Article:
“May integrity and uprightness protect me, because my hope is in you.”
A large amount of money was missing. Men from headquarters descended on my father’s insurance agency, going through files and financial records with a fine-tooth comb.
My father was a well-known and well-respected businessman. I remember him gathering our family and explaining that an employee who had recently left his office had apparently embezzled a large amount of money which should have gone to headquarters. The good name he had worked hard to earn was in jeopardy.
The officials determined my father was not to blame, but he committed to pay the entire sum owed to the head office himself. He eventually tracked down his former employee. In his gentle way he allowed her to gradually pay him back what she had stolen. Though he never received all the money, he also never pressed charges. My father knew he was innocent. He knew his reputation for integrity and uprightness would protect him and God would vindicate him.
My father raised us with that deep commitment to never bring shame to our name or to the name of our Lord. He was vindicated of all wrong-doing.
God was faithful. When he died my father was remembered by a former pastor as “a man of clear, strong convictions… gentleness, humility and above all a lavish love for God.” He was vindicated not only because the evidence pointed toward his innocence, but because the men he worked for knew him and what he stood for.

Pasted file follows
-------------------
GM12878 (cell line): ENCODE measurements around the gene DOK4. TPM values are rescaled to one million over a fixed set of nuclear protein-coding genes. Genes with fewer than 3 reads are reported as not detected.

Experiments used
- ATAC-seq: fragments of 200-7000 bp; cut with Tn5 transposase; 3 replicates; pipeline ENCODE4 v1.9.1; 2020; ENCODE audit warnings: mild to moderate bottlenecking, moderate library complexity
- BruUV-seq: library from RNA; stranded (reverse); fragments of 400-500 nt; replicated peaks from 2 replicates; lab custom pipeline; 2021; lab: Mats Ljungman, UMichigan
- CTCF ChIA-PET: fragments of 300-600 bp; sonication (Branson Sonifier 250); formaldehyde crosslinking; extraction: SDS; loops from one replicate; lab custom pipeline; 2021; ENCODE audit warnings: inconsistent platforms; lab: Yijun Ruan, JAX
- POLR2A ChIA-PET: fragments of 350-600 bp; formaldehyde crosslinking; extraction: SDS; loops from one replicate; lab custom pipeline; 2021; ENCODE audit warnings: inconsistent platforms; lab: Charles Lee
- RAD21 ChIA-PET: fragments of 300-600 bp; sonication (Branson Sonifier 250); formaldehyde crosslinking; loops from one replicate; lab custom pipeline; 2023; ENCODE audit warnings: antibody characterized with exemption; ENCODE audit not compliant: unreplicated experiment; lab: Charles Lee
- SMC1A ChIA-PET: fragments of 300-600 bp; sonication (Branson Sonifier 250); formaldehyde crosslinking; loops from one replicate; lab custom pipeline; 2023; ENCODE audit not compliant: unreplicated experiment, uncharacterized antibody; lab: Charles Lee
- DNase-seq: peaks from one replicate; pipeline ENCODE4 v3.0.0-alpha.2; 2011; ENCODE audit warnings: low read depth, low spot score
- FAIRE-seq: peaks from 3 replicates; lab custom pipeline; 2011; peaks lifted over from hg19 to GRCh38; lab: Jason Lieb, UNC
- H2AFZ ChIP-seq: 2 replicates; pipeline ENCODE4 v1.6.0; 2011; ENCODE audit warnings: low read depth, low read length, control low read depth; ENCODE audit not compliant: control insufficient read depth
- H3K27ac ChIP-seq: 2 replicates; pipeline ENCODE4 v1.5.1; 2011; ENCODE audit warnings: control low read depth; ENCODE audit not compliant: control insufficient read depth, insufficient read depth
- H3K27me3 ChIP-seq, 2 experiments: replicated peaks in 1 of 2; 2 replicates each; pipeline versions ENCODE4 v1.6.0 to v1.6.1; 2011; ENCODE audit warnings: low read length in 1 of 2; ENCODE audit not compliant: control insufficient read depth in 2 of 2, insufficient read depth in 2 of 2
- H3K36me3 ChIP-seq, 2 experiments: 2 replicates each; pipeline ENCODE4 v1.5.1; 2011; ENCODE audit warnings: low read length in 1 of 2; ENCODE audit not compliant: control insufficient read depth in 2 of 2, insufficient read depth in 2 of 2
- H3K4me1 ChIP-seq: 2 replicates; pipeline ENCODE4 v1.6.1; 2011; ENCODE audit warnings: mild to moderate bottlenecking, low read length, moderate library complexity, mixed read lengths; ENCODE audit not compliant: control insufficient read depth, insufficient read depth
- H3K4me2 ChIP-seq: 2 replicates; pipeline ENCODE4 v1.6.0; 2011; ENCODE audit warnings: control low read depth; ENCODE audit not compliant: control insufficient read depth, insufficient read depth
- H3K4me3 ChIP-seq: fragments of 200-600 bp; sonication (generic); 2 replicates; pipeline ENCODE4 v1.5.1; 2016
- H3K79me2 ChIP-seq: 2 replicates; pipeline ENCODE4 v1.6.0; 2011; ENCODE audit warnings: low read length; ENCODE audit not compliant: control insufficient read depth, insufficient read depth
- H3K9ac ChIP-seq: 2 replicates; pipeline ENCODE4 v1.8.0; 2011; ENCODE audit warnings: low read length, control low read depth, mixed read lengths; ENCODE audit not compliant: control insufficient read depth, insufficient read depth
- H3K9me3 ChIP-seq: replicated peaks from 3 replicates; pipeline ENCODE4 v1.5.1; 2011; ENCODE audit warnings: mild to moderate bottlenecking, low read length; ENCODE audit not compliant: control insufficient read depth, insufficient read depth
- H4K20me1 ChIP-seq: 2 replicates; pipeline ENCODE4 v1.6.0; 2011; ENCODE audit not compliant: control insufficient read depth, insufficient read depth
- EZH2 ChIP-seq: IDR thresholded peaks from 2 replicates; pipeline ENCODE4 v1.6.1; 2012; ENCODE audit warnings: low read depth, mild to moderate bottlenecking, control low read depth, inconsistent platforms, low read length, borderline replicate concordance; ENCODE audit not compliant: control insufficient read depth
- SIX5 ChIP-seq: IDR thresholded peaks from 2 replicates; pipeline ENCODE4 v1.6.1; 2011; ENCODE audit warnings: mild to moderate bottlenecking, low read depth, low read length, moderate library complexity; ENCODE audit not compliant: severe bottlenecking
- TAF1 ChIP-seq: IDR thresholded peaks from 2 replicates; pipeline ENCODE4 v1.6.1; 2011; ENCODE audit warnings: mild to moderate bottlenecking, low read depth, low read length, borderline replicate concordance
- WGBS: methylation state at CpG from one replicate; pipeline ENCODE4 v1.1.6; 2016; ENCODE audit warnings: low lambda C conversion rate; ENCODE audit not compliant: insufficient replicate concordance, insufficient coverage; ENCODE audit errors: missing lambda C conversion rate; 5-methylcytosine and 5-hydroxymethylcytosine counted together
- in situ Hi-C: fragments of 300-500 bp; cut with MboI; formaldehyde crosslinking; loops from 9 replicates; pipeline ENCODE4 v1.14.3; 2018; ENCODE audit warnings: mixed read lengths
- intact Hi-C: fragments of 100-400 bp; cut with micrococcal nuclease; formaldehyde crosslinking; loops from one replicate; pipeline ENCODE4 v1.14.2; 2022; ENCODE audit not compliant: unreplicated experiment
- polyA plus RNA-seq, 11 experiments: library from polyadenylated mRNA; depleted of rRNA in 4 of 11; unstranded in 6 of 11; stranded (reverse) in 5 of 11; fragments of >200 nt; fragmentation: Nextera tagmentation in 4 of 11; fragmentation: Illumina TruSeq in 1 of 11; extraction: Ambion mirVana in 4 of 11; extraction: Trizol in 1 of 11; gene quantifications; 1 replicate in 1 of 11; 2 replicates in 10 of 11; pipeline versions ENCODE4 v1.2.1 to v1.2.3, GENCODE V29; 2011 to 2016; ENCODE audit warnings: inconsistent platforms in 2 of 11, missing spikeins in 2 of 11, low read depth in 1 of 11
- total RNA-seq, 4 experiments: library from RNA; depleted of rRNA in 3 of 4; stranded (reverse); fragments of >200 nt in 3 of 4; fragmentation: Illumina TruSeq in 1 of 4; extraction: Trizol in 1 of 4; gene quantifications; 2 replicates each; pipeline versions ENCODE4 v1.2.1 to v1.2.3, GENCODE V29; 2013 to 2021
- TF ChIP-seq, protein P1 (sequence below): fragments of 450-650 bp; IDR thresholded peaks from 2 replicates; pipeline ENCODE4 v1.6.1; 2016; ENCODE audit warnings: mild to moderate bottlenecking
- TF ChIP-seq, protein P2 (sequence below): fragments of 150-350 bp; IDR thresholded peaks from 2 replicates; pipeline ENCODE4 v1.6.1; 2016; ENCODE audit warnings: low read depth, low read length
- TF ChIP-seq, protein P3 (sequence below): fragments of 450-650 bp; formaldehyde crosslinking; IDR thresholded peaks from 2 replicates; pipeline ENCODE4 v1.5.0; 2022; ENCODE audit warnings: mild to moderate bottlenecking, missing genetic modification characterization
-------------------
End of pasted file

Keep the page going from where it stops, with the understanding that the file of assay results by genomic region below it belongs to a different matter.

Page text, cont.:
If you were accused of wrongdoing, what protection would you have to help prove your innocence? God told Samuel that while man looks on outward things, He looks on the heart.
Determine today to live your life in such a way that you are known and recognized for your integrity and upright character. Place your hope in the God, who alone can vindicate you. Live to honor His name.
This week marks the sixteenth anniversary of my father’s death. He was killed by lightning under a clear blue sky while fly fishing on the San Juan River in
Northern New Mexico.
I love you Daddy!
© Copyright, August 26, 2011, by Norma Gail Thurston Holtman. All rights reserved. Use only with express permission of the author.